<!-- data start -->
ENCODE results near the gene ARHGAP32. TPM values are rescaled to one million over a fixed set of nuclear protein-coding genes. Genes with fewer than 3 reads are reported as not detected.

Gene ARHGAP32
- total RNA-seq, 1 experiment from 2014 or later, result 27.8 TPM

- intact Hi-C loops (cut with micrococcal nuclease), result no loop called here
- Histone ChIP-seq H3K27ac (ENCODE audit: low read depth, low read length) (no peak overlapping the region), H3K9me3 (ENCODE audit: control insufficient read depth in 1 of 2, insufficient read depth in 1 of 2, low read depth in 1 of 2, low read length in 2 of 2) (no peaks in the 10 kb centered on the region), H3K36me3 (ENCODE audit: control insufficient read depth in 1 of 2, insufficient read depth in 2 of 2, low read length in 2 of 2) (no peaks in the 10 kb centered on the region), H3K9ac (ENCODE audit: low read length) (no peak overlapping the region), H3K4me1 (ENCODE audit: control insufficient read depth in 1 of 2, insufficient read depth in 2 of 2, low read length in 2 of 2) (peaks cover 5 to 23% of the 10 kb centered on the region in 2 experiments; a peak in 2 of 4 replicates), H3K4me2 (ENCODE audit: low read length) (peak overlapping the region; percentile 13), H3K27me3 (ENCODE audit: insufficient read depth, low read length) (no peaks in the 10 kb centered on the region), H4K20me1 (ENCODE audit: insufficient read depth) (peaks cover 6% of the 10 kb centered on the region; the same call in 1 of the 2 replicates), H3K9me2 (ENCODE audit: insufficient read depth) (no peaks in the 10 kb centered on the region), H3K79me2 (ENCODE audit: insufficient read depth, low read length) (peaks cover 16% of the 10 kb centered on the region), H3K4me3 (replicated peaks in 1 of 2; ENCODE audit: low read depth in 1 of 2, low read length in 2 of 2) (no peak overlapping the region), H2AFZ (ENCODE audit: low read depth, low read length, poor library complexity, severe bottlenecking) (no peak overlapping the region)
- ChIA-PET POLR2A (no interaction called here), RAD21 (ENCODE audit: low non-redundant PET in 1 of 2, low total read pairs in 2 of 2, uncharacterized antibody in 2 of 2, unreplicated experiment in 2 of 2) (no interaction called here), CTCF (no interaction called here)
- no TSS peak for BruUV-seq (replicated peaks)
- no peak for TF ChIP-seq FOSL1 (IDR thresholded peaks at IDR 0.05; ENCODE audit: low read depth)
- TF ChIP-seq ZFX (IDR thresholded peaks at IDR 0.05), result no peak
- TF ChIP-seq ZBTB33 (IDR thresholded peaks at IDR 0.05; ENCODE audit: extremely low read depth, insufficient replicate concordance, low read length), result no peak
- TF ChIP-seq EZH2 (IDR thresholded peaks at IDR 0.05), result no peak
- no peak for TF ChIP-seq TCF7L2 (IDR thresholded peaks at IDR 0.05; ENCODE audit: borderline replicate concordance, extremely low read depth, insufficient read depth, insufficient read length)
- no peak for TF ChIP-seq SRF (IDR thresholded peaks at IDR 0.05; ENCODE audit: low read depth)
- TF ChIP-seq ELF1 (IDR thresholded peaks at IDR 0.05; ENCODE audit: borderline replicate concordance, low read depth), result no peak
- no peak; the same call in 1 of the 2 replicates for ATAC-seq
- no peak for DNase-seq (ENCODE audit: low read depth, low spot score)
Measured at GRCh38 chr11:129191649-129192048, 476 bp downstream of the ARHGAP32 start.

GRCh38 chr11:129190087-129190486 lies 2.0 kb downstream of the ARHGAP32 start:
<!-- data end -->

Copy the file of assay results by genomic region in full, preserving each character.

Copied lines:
ENCODE results near the gene ARHGAP32. TPM values are rescaled to one million over a fixed set of nuclear protein-coding genes. Genes with fewer than 3 reads are reported as not detected.

Gene ARHGAP32
- total RNA-seq, 1 experiment from 2014 or later, result 27.8 TPM

- intact Hi-C loops (cut with micrococcal nuclease), result no loop called here
- Histone ChIP-seq H3K27ac (ENCODE audit: low read depth, low read length) (no peak overlapping the region), H3K9me3 (ENCODE audit: control insufficient read depth in 1 of 2, insufficient read depth in 1 of 2, low read depth in 1 of 2, low read length in 2 of 2) (no peaks in the 10 kb centered on the region), H3K36me3 (ENCODE audit: control insufficient read depth in 1 of 2, insufficient read depth in 2 of 2, low read length in 2 of 2) (no peaks in the 10 kb centered on the region), H3K9ac (ENCODE audit: low read length) (no peak overlapping the region), H3K4me1 (ENCODE audit: control insufficient read depth in 1 of 2, insufficient read depth in 2 of 2, low read length in 2 of 2) (peaks cover 5 to 23% of the 10 kb centered on the region in 2 experiments; a peak in 2 of 4 replicates), H3K4me2 (ENCODE audit: low read length) (peak overlapping the region; percentile 13), H3K27me3 (ENCODE audit: insufficient read depth, low read length) (no peaks in the 10 kb centered on the region), H4K20me1 (ENCODE audit: insufficient read depth) (peaks cover 6% of the 10 kb centered on the region; the same call in 1 of the 2 replicates), H3K9me2 (ENCODE audit: insufficient read depth) (no peaks in the 10 kb centered on the region), H3K79me2 (ENCODE audit: insufficient read depth, low read length) (peaks cover 16% of the 10 kb centered on the region), H3K4me3 (replicated peaks in 1 of 2; ENCODE audit: low read depth in 1 of 2, low read length in 2 of 2) (no peak overlapping the region), H2AFZ (ENCODE audit: low read depth, low read length, poor library complexity, severe bottlenecking) (no peak overlapping the region)
- ChIA-PET POLR2A (no interaction called here), RAD21 (ENCODE audit: low non-redundant PET in 1 of 2, low total read pairs in 2 of 2, uncharacterized antibody in 2 of 2, unreplicated experiment in 2 of 2) (no interaction called here), CTCF (no interaction called here)
- no TSS peak for BruUV-seq (replicated peaks)
- no peak for TF ChIP-seq FOSL1 (IDR thresholded peaks at IDR 0.05; ENCODE audit: low read depth)
- TF ChIP-seq ZFX (IDR thresholded peaks at IDR 0.05), result no peak
- TF ChIP-seq ZBTB33 (IDR thresholded peaks at IDR 0.05; ENCODE audit: extremely low read depth, insufficient replicate concordance, low read length), result no peak
- TF ChIP-seq EZH2 (IDR thresholded peaks at IDR 0.05), result no peak
- no peak for TF ChIP-seq TCF7L2 (IDR thresholded peaks at IDR 0.05; ENCODE audit: borderline replicate concordance, extremely low read depth, insufficient read depth, insufficient read length)
- no peak for TF ChIP-seq SRF (IDR thresholded peaks at IDR 0.05; ENCODE audit: low read depth)
- TF ChIP-seq ELF1 (IDR thresholded peaks at IDR 0.05; ENCODE audit: borderline replicate concordance, low read depth), result no peak
- no peak; the same call in 1 of the 2 replicates for ATAC-seq
- no peak for DNase-seq (ENCODE audit: low read depth, low spot score)
Measured at GRCh38 chr11:129191649-129192048, 476 bp downstream of the ARHGAP32 start.

GRCh38 chr11:129190087-129190486 lies 2.0 kb downstream of the ARHGAP32 start: